Malaysian Mongolian Murder Figure gets a new trial date

In a highly unusual development that stunned legal observers, a Malaysian judge has abruptly ordered the potentially explosive murder trial of an influential political figure moved up by a full year and transferred to another court. The Shah Alam High Court is scheduled to hear the month-long case starting June 4.

Abdul Razak Baginda, the head of a Kuala Lumpur-based political think tank with close ties to leaders of the United Malays National Organization, is accused of participating in the murder of a Mongolian beauty badgering him to take care of her baby. He goes into a suburban high court Friday for a new trial date. Abdul Razak, who is in jail, was to have gone on trial in March 2008.

The case has been transferred from Judge K N Segara to Judicial Commissioner Mohd Zaki Md Yassin, one of several new judges in the Shah Alam court. Senior lawyers and human rights activists in Kuala Lumpur say it is unusual for a new judge to take it upon himself to hear the case, raising suspicions, they say, that the case might be going to a sympathetic jurist. Others insist the speed-up is in response to public clamor for the trial to begin.

Abdul Razak, 46, who is married, admitted to investigators in October that he had been having an affair with Altantuya Shaariibuu, 28, a glamorous free-lance Mongolian translator, from the end of 2004 into the middle of 2005 in several countries ‑ Hong Kong, China, Singapore, France and Malaysia – and gave the woman US$10,000 on three occasions.

Shaariibuu was shot twice and killed in October, her body torn apart with hand grenades available only to Malaysia’s security forces, and left in a patch of jungle outside the Kuala Lumpur suburb of Shah Alam. Abdul Razak is accused of ordering the slaying, which was allegedly committed by police Chief Inspector Azilah Hadri, 30, and Corporal Sirul, Azhar Umar, both of whom belonged to the elite Special Action Unit whose duties primarily involve acting as bodyguards for top political figures and dignitaries.

There was no official explanation of the change in date and lawyers were puzzled. It is "entirely strange" to have a new judge preside over the case, attorney Kamarul Hisham Kamaruddin, told the New Straits Times.

"I am not aware why this was done but I will definitely ask for the reason when the case comes up for mention tomorrow," said Kamarul, who is representing Corporal Sirul.

Among other UMNO leaders, Abdul Razak is closely tied to Deputy Prime Minister and UMNO Deputy President Najib Abdul Razak, who oversees the elite unit. The case is being watched closely by Malaysians both because of Shaariibuu’s gruesome death and because of Abdul Razak’s political connections. Anwar Ibraham, the former deputy prime minister now spearheading an opposition political party, has repeatedly asked why Najib has not been questioned about how Abdul Razak was able to make contact with two policemen who worked for Najib, who is also the defense minister.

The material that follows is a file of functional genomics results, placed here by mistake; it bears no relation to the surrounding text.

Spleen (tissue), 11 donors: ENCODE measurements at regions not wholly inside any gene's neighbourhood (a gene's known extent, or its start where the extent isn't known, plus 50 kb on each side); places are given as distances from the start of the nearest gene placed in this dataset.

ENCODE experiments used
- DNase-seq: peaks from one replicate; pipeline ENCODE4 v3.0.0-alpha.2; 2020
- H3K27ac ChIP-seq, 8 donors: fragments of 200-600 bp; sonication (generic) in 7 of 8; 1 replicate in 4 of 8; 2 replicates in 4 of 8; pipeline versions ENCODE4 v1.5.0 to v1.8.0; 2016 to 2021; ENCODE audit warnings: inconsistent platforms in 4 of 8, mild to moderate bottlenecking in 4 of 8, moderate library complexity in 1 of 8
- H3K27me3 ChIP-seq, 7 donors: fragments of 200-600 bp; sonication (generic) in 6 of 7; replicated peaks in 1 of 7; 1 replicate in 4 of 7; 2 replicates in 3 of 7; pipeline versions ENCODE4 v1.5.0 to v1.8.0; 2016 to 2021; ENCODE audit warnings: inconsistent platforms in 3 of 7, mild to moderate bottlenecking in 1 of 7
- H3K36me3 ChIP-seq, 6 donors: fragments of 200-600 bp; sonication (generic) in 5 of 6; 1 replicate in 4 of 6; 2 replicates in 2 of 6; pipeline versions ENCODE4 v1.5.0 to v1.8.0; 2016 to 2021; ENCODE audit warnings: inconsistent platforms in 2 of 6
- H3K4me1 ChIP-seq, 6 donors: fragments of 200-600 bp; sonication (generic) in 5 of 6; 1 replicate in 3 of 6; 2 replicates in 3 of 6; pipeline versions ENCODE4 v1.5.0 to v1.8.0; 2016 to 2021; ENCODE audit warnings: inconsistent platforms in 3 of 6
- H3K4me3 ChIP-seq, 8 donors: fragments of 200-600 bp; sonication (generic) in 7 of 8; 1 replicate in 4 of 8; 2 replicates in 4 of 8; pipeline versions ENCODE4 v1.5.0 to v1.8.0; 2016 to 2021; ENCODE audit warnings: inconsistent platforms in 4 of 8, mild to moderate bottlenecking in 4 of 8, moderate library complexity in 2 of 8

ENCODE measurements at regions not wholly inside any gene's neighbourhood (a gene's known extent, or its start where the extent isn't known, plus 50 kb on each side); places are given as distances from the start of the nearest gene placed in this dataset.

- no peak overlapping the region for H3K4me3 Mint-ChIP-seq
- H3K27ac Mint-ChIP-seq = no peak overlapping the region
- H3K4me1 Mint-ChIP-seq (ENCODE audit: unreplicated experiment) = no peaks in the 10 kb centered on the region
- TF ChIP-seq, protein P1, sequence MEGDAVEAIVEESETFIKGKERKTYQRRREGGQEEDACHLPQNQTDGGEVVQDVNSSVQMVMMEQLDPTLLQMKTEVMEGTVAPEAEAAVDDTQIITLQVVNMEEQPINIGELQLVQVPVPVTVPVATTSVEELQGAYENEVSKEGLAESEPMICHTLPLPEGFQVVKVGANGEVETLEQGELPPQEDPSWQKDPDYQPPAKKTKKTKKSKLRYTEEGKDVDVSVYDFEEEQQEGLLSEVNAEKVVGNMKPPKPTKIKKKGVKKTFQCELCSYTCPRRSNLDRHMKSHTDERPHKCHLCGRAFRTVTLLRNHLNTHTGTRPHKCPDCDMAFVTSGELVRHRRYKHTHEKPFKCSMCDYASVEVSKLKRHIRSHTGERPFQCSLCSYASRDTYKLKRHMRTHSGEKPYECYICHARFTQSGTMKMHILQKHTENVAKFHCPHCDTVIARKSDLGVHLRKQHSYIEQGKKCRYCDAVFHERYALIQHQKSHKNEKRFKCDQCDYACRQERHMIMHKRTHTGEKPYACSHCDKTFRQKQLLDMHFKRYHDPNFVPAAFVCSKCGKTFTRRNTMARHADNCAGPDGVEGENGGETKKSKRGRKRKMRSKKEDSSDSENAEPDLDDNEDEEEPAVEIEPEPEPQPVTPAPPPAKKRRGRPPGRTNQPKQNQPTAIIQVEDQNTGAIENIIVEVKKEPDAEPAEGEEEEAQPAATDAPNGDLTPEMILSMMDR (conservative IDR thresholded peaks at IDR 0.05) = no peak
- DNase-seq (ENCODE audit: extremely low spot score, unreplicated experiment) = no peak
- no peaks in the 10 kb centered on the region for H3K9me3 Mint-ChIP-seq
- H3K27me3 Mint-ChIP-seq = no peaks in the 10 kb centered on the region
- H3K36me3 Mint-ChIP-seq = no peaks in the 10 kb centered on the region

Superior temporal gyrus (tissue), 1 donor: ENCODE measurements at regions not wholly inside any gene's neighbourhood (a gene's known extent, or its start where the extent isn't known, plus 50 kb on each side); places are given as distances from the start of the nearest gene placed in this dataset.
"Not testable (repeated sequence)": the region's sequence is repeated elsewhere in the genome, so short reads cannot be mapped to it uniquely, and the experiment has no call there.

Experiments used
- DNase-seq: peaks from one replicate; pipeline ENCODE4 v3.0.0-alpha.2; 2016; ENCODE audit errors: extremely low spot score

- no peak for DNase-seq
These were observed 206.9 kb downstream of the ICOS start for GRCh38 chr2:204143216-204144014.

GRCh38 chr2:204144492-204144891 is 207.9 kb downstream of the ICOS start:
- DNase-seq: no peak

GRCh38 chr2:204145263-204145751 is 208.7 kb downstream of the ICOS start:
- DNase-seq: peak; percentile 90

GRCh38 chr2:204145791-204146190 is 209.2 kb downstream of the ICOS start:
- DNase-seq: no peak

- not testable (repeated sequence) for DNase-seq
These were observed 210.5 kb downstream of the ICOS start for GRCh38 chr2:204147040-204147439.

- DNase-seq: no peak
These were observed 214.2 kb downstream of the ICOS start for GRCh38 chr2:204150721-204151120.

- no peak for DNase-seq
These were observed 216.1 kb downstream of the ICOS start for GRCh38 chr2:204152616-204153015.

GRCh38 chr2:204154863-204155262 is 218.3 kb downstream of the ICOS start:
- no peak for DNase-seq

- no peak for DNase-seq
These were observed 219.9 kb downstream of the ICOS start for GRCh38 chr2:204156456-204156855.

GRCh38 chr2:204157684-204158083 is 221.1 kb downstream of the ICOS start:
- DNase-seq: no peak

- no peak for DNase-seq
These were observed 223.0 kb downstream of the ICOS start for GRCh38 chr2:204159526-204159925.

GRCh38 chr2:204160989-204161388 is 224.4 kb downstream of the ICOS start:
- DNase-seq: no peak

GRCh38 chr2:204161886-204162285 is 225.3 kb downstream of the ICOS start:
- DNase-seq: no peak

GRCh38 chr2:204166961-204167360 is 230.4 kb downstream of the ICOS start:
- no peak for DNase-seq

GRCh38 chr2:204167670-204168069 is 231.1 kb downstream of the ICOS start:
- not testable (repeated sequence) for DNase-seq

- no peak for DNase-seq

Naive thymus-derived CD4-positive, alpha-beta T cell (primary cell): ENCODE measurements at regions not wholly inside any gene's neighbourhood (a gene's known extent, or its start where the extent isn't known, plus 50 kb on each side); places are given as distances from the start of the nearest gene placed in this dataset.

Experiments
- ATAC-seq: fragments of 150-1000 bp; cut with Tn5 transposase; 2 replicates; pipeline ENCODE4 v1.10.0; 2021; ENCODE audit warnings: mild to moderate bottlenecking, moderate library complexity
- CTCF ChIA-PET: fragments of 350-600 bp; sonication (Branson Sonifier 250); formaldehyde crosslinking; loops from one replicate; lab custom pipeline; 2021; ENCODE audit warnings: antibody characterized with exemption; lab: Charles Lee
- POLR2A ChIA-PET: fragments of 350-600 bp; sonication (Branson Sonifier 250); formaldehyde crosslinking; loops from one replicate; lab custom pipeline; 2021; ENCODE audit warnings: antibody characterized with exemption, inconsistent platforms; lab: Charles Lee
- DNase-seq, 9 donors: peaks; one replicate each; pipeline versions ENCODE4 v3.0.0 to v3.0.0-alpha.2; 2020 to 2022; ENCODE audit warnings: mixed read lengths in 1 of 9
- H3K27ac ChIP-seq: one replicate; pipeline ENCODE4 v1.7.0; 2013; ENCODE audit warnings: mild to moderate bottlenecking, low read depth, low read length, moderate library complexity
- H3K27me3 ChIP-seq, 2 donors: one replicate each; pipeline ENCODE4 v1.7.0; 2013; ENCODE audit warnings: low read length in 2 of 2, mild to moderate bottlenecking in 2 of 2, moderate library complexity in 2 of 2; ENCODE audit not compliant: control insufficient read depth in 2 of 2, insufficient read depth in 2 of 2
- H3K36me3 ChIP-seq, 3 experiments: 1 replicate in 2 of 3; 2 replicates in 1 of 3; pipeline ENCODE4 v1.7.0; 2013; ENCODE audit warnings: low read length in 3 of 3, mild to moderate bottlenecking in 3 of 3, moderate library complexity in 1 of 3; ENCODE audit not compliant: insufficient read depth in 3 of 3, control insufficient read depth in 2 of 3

Both criminal and civil cases can take years to be decided in Malaysia’s overburdened courts. Abdul Razak was first ordered to trial before Segara, who said at the time that his backlog stood at 135 cases stretching back to 1999 and that Abdul Razak would have to stand his turn. The switch to a new judge means that the case can be heard much more quickly.

Some 13,000 defendants remain in Malaysian jails awaiting trial, not least because of a chronic shortage of judges. According to a 2006 study of the court system by the European Union-Malaysia Chamber of Commerce and Industry, Malaysia's judiciary suffers from low conviction rates, a huge backlog, lengthy delays in charging offenders, inadequate sentencing on the criminal side and high costs and lengthy delays in civil cases.

According to an affidavit filed in court in January, Abdul Razak stopped giving money to Shaaribuu in 2005 and filed a police report on October 23, 2006 accusing her of harassment. Abdul Razak met Shaaribuu, whom he called Aminah, in 2004, the affidavit said, and was told that she was a student looking for “side income.” Shaaribuu allegedly told Abdul Razak she had financial problems owing to her mother's bout with cancer and he agreed to help her.

The victim was divorced in 1998 after a two-year marriage to a popular Mongolian rock singer and was said to have been a minor celebrity in Ulan Bator, according to press reports.

“In a desperate situation, Abdul Razak succumbed to the woman’s threats and gave her the money,” Wong told the court, adding that the payments lasted for three years.

Meanwhile, other press reports said that Abdul Razak’s witness statement claimed he was "not so stupid" as to kill the woman when he could have complained to the police and had her deported.

Shaaribuu came to Kuala Lumpur to look for Abdul Razak on October 6. She had claimed that he was father of her son.

On Oct 19, Abdul Razak said in the statement, he was told by a private investigator that Shaaribuu had gone to his house but nobody was at home.

Following this, he said he called Inspector Azilah Hadri for help but told him not to hurt the woman. Later that night Azilah called Abdul Razak and told him, "tonight encik (sir), you can sleep well," the affidavit said.